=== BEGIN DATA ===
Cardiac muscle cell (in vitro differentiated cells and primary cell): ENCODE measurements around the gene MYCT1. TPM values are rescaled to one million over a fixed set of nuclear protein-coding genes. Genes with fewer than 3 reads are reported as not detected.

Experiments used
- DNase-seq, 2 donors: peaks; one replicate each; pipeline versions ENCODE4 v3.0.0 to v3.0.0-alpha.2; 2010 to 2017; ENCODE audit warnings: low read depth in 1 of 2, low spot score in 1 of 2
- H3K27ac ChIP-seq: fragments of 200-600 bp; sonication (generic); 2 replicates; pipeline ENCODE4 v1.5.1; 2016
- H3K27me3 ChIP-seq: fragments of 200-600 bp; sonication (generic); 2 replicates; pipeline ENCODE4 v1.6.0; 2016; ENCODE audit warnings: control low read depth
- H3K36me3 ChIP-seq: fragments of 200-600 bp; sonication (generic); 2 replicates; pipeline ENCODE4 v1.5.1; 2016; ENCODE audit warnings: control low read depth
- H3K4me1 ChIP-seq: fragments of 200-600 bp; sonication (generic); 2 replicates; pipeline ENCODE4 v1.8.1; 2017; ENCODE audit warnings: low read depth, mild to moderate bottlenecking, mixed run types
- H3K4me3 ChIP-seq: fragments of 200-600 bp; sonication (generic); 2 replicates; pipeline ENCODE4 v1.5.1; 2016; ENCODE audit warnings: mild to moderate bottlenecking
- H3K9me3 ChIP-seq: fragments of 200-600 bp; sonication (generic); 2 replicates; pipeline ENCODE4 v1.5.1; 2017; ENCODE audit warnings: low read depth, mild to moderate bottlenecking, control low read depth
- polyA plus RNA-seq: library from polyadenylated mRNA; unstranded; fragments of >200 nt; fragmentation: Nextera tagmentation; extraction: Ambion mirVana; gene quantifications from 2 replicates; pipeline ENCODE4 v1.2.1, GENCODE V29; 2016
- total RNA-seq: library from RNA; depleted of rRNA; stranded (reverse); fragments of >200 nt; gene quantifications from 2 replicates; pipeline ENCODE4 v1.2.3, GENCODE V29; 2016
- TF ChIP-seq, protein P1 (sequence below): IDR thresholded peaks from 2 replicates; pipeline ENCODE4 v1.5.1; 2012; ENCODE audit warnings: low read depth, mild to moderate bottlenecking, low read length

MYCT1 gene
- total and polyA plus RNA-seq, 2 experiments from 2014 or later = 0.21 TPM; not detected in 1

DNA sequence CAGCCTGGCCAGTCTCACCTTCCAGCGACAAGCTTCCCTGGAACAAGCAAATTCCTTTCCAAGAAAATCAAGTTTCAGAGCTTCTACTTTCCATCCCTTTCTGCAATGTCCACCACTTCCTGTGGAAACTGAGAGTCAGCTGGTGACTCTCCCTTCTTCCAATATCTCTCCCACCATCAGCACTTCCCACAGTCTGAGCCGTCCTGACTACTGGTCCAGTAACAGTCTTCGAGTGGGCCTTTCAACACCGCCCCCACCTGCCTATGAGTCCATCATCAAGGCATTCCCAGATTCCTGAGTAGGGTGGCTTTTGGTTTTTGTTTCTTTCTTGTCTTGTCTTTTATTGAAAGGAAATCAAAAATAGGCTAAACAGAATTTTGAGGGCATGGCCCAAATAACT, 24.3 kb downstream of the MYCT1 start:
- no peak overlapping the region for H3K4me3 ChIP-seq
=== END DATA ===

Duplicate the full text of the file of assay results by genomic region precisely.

Cardiac muscle cell (in vitro differentiated cells and primary cell): ENCODE measurements around the gene MYCT1. TPM values are rescaled to one million over a fixed set of nuclear protein-coding genes. Genes with fewer than 3 reads are reported as not detected.

Experiments used
- DNase-seq, 2 donors: peaks; one replicate each; pipeline versions ENCODE4 v3.0.0 to v3.0.0-alpha.2; 2010 to 2017; ENCODE audit warnings: low read depth in 1 of 2, low spot score in 1 of 2
- H3K27ac ChIP-seq: fragments of 200-600 bp; sonication (generic); 2 replicates; pipeline ENCODE4 v1.5.1; 2016
- H3K27me3 ChIP-seq: fragments of 200-600 bp; sonication (generic); 2 replicates; pipeline ENCODE4 v1.6.0; 2016; ENCODE audit warnings: control low read depth
- H3K36me3 ChIP-seq: fragments of 200-600 bp; sonication (generic); 2 replicates; pipeline ENCODE4 v1.5.1; 2016; ENCODE audit warnings: control low read depth
- H3K4me1 ChIP-seq: fragments of 200-600 bp; sonication (generic); 2 replicates; pipeline ENCODE4 v1.8.1; 2017; ENCODE audit warnings: low read depth, mild to moderate bottlenecking, mixed run types
- H3K4me3 ChIP-seq: fragments of 200-600 bp; sonication (generic); 2 replicates; pipeline ENCODE4 v1.5.1; 2016; ENCODE audit warnings: mild to moderate bottlenecking
- H3K9me3 ChIP-seq: fragments of 200-600 bp; sonication (generic); 2 replicates; pipeline ENCODE4 v1.5.1; 2017; ENCODE audit warnings: low read depth, mild to moderate bottlenecking, control low read depth
- polyA plus RNA-seq: library from polyadenylated mRNA; unstranded; fragments of >200 nt; fragmentation: Nextera tagmentation; extraction: Ambion mirVana; gene quantifications from 2 replicates; pipeline ENCODE4 v1.2.1, GENCODE V29; 2016
- total RNA-seq: library from RNA; depleted of rRNA; stranded (reverse); fragments of >200 nt; gene quantifications from 2 replicates; pipeline ENCODE4 v1.2.3, GENCODE V29; 2016
- TF ChIP-seq, protein P1 (sequence below): IDR thresholded peaks from 2 replicates; pipeline ENCODE4 v1.5.1; 2012; ENCODE audit warnings: low read depth, mild to moderate bottlenecking, low read length

MYCT1 gene
- total and polyA plus RNA-seq, 2 experiments from 2014 or later = 0.21 TPM; not detected in 1

DNA sequence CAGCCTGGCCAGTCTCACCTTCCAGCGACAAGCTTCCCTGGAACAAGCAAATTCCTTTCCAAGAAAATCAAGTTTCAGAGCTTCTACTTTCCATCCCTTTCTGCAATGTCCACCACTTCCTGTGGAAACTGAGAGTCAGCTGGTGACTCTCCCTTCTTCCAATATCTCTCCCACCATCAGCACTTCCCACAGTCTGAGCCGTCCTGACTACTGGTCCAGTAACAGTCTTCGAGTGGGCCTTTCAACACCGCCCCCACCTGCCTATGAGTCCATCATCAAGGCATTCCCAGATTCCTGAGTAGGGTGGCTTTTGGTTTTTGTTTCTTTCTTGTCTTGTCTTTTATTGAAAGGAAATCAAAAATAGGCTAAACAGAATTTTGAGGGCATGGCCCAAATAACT, 24.3 kb downstream of the MYCT1 start:
- no peak overlapping the region for H3K4me3 ChIP-seq